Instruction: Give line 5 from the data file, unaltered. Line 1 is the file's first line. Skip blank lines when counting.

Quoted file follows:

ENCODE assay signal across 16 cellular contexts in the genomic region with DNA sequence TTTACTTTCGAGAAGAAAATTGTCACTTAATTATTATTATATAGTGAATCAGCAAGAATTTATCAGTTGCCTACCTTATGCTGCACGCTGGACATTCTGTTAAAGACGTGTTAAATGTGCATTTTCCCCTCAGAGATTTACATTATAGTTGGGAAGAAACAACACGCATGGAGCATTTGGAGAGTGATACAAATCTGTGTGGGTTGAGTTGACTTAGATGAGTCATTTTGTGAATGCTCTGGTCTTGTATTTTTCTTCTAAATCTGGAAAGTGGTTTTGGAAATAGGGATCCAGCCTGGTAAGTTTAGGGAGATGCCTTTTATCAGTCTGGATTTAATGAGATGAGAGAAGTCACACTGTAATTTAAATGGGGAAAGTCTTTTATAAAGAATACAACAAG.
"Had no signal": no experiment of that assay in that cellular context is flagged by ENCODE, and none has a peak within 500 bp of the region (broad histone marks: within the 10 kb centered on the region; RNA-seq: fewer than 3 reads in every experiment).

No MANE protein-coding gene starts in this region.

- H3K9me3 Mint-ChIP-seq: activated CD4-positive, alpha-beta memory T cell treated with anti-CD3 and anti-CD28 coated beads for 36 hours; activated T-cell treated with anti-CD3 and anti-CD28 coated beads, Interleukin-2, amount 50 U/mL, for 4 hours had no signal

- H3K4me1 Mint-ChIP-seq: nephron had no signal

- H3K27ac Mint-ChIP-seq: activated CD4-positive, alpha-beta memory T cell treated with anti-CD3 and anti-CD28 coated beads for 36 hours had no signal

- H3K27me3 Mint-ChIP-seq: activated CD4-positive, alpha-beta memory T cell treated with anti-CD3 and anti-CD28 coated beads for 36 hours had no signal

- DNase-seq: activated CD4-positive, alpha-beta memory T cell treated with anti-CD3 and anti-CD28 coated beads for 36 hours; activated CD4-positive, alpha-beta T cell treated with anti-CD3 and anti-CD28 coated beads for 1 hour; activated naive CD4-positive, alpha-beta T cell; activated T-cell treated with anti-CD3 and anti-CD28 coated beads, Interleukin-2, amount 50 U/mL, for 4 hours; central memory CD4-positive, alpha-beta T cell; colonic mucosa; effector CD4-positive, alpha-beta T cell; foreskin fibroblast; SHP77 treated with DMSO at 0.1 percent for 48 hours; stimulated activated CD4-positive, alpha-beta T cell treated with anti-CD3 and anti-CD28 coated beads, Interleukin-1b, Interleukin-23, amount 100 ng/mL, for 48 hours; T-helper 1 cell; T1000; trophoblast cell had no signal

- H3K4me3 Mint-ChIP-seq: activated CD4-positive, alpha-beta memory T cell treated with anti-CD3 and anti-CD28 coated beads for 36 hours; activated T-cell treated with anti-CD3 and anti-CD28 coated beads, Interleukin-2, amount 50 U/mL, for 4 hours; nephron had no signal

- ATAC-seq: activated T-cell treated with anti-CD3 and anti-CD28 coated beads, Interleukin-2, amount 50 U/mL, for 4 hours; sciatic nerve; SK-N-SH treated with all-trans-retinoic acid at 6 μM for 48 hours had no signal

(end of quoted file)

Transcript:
- H3K4me1 Mint-ChIP-seq: nephron had no signal